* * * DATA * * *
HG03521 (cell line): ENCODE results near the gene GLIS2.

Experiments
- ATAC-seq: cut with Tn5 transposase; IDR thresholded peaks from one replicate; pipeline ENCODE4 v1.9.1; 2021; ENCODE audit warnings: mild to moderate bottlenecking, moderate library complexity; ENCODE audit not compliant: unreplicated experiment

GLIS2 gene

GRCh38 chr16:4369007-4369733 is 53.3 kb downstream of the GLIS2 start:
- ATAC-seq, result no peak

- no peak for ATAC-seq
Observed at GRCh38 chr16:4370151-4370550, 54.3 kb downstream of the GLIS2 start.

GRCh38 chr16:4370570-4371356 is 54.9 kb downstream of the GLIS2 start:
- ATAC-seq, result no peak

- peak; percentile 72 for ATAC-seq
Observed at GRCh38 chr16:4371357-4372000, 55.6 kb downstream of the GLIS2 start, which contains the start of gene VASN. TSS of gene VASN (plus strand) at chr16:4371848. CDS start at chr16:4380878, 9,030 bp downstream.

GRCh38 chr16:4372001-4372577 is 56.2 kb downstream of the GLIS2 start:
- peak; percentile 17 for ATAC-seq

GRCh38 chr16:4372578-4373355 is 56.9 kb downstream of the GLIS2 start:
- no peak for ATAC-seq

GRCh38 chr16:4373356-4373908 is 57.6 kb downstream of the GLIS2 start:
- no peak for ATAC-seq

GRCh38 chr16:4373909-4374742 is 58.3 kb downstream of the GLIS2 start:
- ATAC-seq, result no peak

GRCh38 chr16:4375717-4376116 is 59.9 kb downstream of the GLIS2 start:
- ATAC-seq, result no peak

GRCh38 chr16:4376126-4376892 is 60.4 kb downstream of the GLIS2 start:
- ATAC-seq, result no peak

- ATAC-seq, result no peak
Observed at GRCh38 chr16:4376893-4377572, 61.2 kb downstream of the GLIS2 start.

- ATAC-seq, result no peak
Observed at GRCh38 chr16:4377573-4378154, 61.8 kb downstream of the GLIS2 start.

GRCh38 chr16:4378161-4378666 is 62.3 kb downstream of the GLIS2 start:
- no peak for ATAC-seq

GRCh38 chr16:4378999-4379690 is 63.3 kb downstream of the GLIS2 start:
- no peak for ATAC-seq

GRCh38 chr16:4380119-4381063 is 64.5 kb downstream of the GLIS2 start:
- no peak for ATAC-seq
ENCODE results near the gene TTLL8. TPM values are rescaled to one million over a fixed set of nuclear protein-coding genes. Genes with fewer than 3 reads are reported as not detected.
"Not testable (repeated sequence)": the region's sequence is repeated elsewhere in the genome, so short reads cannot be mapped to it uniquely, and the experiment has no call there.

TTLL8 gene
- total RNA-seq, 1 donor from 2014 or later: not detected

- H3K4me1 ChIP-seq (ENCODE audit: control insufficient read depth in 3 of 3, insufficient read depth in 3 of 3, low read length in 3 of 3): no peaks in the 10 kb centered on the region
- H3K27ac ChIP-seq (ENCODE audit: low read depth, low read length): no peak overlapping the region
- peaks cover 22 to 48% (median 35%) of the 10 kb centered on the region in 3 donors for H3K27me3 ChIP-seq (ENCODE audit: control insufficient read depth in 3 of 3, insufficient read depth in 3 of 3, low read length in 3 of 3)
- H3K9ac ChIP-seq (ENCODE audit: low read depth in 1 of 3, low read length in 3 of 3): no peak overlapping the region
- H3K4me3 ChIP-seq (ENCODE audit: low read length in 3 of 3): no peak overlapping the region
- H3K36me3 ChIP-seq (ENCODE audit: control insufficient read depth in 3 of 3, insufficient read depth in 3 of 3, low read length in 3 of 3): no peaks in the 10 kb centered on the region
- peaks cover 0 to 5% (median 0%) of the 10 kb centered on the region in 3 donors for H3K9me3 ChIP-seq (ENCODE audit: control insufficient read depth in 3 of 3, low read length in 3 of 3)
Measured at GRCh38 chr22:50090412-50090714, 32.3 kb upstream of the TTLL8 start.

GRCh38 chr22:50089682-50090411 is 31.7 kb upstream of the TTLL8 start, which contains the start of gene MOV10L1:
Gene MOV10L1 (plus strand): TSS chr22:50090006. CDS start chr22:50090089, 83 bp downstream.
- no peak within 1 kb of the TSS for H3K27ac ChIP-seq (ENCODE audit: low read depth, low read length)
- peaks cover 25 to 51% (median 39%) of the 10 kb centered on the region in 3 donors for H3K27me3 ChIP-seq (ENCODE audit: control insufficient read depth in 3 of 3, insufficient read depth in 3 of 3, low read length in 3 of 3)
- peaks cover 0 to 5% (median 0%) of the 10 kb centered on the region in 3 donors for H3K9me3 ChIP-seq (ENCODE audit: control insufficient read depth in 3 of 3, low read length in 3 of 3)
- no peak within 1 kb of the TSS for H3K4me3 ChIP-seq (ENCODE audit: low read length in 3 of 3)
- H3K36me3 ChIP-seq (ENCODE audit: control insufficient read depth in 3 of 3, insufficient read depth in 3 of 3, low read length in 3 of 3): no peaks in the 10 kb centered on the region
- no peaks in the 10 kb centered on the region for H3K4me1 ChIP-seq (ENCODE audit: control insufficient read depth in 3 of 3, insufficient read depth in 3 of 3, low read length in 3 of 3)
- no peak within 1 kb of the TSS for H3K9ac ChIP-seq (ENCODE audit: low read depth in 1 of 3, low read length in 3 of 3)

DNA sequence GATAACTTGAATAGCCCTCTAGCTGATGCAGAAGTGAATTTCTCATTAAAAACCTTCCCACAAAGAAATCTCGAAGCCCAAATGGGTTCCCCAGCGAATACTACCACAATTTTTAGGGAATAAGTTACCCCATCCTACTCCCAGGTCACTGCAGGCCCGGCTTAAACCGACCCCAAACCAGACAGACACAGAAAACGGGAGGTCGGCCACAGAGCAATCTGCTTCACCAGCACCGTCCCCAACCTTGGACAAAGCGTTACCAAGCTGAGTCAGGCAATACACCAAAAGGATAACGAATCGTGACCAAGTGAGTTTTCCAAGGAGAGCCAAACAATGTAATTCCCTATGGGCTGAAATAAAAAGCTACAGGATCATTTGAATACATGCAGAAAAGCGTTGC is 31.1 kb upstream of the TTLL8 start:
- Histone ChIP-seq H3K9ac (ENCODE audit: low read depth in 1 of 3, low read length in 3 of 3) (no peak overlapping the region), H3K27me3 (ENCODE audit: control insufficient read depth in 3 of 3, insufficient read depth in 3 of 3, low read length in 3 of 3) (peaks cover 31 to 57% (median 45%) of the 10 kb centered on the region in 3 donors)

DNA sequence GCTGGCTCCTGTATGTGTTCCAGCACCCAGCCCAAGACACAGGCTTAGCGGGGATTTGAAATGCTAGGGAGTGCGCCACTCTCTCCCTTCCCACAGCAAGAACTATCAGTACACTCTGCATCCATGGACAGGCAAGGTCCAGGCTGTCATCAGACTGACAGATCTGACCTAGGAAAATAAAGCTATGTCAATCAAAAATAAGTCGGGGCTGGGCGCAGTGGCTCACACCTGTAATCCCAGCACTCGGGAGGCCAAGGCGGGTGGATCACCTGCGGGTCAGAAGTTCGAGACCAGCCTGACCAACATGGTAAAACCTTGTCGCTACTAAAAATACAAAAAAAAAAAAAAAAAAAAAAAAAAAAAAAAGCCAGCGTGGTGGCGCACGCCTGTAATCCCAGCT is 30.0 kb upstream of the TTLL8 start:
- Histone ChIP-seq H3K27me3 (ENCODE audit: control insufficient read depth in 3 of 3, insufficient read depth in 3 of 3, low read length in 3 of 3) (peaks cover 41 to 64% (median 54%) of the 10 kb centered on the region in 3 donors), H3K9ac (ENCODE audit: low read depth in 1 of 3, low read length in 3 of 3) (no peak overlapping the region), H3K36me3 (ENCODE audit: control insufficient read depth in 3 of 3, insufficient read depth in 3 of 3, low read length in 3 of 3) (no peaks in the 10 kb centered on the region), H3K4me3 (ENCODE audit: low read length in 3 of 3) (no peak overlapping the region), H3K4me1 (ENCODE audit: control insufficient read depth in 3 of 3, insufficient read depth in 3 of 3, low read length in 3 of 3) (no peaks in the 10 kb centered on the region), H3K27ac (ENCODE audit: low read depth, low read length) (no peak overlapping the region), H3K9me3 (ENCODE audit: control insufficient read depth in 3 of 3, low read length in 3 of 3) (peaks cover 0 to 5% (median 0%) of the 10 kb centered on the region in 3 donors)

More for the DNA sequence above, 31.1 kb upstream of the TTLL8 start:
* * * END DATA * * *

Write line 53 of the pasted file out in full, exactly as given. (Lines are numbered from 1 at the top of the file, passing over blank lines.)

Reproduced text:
- H3K36me3 ChIP-seq (ENCODE audit: control insufficient read depth in 3 of 3, insufficient read depth in 3 of 3, low read length in 3 of 3): no peaks in the 10 kb centered on the region